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Ways of Knowing
Record Type: Review   ID: 338

Coping With Science

Böhme, Gernot

 The author is a Danish philosopher of science who has participated in social research on science. As a contributor to critical theory’s philosophy of science project, in this book he sets forth the main theses of the program. Chapter 1 is "The End of the Baconian Age," which means that although science will continue, we must relinquish the "exaggerated expectations associated with scientific-technological development" (p. 15). But, though we can no longer look to science to save the world or ourselves, it liberates knowledge so it can once more delight and "contribute to wisdom" (p. 15). In the second chapter he provided a "preliminary characterization of science," if not a definition. He says science "is a way of knowing...characterized by reconstruction: Something is known when it has been reconstructed on the basis of data organized by certain synthetic procedures" (p. 26). As for the "scientific object," he points out in the next chapter that science deals neither with the individual nor with the whole. "Scientific data are in no case that which is immediately given, but what is constructed from it by certain methods of analysis" (p. 35). Thus, "science is a kind of knowledge which keeps its object at a distance from the subject of knowledge....Science is not about nature; rather, it uses nature as the material for a step-by-step reconstruction of the world" (p. 39). Chapter 4 asks whether science can reach truth. Böhme notes that science can only achieve "piecemeal knowledge," and "scientific truth is always contextual" (p. 49). Next, he attempts to show how "we can behave more impartial toward nonscientific traditions" (p. 61), and points out that "nonscientific types of knowledge are competencies that have social functions different from those of science" (p. 61), but they should not be considered subservient to or of less importance than science. Next he calls for a science for peace, which would have to be orientational and a systems approach, not a dominating science. Another technology required would have to be one which would be allied to nature, seeing it as a partner. Finally, Böhme concludes that although our modern way of living is no better than a pretechnical one—only different; and although we have come to the end of the illusion that science brings about progress, this "should not lead to lamentation, but should instead provide the occasion to consider what human life under technical conditions is and what particular opportunities it harbors" (p. 113).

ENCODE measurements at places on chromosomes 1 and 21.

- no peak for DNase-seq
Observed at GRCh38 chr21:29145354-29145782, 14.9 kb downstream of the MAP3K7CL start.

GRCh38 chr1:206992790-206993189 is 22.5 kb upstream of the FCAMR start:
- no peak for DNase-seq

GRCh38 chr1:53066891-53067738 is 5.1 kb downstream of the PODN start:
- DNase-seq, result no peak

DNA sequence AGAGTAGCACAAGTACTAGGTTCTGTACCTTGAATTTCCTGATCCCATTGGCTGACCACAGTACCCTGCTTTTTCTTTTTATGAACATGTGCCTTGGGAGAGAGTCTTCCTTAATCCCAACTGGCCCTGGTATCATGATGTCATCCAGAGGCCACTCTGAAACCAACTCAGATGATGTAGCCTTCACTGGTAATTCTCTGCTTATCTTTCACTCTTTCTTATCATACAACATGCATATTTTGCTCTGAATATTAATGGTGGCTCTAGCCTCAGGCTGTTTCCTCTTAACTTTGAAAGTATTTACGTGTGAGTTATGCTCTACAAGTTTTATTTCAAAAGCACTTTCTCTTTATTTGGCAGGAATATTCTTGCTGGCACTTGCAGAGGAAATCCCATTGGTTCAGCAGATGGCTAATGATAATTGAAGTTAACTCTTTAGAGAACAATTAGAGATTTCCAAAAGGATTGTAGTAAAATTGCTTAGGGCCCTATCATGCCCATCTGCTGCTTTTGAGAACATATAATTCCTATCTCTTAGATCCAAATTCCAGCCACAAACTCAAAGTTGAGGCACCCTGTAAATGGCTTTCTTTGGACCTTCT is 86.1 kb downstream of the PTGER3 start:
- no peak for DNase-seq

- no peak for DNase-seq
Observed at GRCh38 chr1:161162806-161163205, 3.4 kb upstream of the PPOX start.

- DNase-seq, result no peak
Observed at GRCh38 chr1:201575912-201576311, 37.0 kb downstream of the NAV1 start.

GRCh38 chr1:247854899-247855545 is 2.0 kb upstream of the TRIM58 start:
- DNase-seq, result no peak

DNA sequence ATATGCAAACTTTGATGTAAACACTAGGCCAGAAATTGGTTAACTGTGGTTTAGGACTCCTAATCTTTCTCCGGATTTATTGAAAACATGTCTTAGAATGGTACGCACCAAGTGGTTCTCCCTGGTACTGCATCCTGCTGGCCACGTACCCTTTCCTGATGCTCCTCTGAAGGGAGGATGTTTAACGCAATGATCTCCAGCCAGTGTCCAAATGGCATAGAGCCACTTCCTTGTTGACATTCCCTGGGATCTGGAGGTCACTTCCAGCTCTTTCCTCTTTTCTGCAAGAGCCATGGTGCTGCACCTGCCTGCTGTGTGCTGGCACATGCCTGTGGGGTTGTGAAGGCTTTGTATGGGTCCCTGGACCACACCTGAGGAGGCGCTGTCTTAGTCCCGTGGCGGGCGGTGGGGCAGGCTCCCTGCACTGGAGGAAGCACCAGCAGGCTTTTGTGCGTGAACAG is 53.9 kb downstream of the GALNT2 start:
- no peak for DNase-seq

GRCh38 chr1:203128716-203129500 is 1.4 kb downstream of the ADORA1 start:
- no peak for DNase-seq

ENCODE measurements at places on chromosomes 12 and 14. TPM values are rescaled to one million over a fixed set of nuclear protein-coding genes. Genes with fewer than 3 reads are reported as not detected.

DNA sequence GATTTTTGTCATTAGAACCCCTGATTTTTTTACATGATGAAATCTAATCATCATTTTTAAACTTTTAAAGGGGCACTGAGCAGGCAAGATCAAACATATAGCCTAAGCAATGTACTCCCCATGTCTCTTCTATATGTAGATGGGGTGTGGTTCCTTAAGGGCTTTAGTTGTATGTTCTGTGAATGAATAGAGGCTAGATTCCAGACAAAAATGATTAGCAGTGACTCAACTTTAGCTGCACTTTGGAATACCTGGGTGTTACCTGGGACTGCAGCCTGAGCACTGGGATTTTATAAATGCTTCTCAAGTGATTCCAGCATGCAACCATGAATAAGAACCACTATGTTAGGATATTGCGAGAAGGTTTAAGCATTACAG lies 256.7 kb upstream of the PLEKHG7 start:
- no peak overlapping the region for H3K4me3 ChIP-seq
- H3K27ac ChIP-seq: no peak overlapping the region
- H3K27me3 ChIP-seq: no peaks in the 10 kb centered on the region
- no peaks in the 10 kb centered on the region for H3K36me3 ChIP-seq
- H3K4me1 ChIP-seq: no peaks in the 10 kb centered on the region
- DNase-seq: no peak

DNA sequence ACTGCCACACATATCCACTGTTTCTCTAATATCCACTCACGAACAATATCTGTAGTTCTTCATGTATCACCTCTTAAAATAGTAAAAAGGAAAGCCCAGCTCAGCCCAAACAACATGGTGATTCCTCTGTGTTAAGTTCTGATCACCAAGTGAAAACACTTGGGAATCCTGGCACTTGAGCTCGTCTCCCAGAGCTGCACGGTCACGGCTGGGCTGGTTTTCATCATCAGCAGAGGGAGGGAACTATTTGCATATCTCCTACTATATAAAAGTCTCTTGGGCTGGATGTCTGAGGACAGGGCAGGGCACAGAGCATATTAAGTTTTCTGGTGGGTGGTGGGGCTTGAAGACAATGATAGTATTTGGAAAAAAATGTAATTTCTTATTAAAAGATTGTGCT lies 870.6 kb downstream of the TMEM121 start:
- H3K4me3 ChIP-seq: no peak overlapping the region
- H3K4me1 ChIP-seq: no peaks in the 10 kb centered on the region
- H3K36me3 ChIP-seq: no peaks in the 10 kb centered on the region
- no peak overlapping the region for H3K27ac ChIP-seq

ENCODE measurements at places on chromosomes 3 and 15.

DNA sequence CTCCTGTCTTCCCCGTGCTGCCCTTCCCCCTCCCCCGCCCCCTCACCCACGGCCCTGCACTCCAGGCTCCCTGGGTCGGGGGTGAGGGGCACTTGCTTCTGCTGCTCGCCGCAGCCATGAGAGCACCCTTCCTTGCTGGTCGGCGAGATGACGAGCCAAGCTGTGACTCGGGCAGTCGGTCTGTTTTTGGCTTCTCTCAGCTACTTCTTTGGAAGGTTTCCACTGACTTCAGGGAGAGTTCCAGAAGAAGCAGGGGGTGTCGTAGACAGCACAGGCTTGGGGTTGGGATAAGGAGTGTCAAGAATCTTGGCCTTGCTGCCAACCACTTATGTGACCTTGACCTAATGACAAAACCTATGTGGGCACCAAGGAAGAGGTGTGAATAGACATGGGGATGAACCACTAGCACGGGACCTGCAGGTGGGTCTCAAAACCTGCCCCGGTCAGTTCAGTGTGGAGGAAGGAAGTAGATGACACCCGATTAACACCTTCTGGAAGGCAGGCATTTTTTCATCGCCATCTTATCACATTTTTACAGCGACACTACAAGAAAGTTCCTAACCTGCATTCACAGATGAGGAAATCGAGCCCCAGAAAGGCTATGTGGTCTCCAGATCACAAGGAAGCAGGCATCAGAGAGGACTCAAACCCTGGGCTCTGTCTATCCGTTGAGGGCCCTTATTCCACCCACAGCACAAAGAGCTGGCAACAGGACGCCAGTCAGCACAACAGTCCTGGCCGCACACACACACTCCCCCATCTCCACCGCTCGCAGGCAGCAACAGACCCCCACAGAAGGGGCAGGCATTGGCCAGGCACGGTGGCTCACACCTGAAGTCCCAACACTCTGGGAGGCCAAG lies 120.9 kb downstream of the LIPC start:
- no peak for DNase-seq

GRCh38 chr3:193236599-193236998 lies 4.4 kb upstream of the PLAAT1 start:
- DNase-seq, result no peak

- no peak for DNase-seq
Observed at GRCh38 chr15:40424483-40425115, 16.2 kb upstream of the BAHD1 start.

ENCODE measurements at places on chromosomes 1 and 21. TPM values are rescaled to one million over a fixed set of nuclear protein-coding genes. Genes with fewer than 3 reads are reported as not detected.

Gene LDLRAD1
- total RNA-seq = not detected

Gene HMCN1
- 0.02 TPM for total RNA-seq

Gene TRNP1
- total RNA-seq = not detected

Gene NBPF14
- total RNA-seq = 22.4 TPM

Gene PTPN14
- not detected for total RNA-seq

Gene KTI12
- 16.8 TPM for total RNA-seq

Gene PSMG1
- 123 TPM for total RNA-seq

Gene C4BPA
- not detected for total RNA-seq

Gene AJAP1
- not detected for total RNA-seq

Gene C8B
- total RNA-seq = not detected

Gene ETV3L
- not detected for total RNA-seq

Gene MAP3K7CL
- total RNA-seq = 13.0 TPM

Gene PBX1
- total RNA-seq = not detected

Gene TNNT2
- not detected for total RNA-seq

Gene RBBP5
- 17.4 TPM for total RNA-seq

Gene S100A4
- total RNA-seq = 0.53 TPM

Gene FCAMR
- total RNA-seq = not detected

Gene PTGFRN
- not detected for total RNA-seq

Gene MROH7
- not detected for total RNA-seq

Publisher Information:Boulder, CO: Westview Press, 1992. 122p. Chap. notes; Index: 117-122
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